A: Yeah, and he had declared bankruptcy. He skipped out on all his debts in town. He owed probably about $60,000 to Los Alamos National Bank for the photo processing equipment. He just skipped out on that.
MF: So, it was a matter of here one day and gone another?
A: Yeah. He was gone within -- I mean it was overnight.
MF: Did your -- the nature of your relationship change once you gave him money?
A: No. Not really.
MF: You -- you still hung out together, talked about gear and stuff like that?
MF: How old are you, sir?
MF: Okay. So you're -- I'm -- I'm thirty-three, too, so -- so you're -- roughly let's see, Lazar is in his late thirties now, I guess.
MF: So, what was the circumstances on which you met? Was it in any professional capacity with the lab or anything like that or just happened to meet up? Is Los Alamos a small town?
A: Very small town. I saw that car, and I made it a point to go look at it.
MF: How did the -- how did the request for money come about?
A: Oh, it -- actually it was just a friendly conversation, and he said that he was looking at buying this jet car, and he was -- couldn't come up with all the money. And, he was looking for some people to -- to go in on it with him, and -- and what it was gonna look like was for that money I'd end up pit crewing and going to races and things like that, which never really materialized. Sort of a piece of the action plus -- plus the money and all?
MF: There's been an interesting two interviews that have surfaced recently, and we don't quite know where they've come from. They showed up to another investigator in a computer disk coming from the Bay area with no return address, and in it are two interviews conducted by a woman that were supposedly done in November 1992, and she was working for a major magazine. And, the story was killed after Lazar's credibility started coming to, you know, to the forefront. Were you ever approached by a woman back in 1992 to do an interview?
A: Don't recall it.
MF: Okay, one of them has a man named Dick. His name has been changed to -- to keep him -- keep his name unknown, and he is a technician that works out at the lab and had -- you know, was friends with Bob, talked about interesting things, and never flying saucers or stuff like that, but he would go to the photo lab. And, he said there's lots of teenage people hanging out there and that Bob had an Uzi at the -- at the photo shop. Do you remember?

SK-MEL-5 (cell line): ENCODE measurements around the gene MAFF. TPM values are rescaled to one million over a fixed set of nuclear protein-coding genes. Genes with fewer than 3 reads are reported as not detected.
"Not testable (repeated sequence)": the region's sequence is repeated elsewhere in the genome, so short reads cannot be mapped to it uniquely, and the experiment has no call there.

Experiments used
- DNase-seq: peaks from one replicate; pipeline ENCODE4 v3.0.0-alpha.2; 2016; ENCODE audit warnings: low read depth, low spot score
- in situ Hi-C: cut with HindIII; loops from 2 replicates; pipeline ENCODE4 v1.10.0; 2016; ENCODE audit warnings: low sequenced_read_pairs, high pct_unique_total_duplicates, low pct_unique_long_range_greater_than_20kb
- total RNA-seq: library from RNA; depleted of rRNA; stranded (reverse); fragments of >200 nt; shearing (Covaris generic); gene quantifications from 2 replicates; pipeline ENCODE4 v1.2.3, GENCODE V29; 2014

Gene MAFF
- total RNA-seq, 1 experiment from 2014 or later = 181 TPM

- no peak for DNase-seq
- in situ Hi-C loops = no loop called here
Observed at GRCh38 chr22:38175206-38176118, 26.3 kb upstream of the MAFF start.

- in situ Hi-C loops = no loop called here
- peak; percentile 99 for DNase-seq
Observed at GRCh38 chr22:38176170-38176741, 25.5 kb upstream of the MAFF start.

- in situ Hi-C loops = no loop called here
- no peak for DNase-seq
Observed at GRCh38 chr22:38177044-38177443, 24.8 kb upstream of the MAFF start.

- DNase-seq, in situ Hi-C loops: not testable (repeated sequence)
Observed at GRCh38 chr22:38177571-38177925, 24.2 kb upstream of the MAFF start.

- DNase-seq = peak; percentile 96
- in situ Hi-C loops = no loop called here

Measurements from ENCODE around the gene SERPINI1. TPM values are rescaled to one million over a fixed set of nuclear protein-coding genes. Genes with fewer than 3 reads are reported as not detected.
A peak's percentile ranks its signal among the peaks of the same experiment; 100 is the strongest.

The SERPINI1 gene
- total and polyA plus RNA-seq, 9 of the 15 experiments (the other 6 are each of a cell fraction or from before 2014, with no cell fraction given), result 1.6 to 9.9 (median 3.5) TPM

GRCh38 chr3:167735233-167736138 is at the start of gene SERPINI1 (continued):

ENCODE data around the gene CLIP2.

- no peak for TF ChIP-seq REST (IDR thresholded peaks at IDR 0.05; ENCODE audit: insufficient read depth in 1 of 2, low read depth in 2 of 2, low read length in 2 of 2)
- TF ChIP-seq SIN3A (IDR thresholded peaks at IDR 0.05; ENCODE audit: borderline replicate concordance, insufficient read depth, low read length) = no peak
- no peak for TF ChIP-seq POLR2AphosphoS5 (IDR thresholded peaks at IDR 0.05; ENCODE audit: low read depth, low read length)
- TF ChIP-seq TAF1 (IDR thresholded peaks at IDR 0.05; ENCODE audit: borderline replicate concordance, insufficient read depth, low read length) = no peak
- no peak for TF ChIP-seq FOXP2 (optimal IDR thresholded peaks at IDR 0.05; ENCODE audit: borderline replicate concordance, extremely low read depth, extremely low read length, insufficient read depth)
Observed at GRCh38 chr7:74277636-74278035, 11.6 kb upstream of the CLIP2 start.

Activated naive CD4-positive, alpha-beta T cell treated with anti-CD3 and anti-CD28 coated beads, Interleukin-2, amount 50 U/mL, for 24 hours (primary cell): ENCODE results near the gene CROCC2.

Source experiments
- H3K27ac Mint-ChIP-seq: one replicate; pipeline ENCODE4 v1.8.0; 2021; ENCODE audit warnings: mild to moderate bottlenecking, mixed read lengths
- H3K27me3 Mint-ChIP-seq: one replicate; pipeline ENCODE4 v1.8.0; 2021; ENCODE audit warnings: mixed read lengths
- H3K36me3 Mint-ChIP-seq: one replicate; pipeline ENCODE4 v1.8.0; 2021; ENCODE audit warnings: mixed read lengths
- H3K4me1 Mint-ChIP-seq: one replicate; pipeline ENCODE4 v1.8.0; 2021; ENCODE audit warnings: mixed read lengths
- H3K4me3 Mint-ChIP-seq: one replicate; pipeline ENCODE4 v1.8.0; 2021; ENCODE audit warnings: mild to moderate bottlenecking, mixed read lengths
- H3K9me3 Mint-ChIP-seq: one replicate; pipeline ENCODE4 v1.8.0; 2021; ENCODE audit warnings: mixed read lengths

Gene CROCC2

A: That was an Uzi carbine, yeah.
MF: Okay, so that -- that was there. And, then there was another girl. Her name is Cindy. It's been changed. She said she was fourteen at the time, and Bob had approached her for -- well telling her basically she could make money in prostitution and that Carol had -- had, you know, kind of passively approved this. Do you remember any sort of circumstances where they were both there and talking to young girls or young men?
A: Well, they -- they mainly hired young girls to work in the photo shop.
MF: Okay. Did you ever get any uneasy feeling about that or was it just like, you know, a lot of employers hire young people to help out?
A: Yeah, it just seemed like an employee relationship, though.
MF: There was never anything to make you feel strange about any of the things that were talked about or any of that?
MF: I would be willing to send you a copy of these interviews if you'd like just for your ...
A: Yeah. I wouldn't mind having them to look them over.
MF: Sure. What's your -- what's your address?
A: [Address deleted]
MF: I'll let you read those, and then I'll give you a call back in couple weeks and see if that -- if there was anything in there that jingles any memories that you have.
MF: And, like I said I would use our interview here with no attribution to your name or anything to make other people come and approach you.
A: Okay. I'd -- yeah, I'd appreciate that. Where -- where are you at right now? I mean is this pretty much just -- just discrediting him, saying, look this is a hoax [indisc.] gonna deal with it anymore?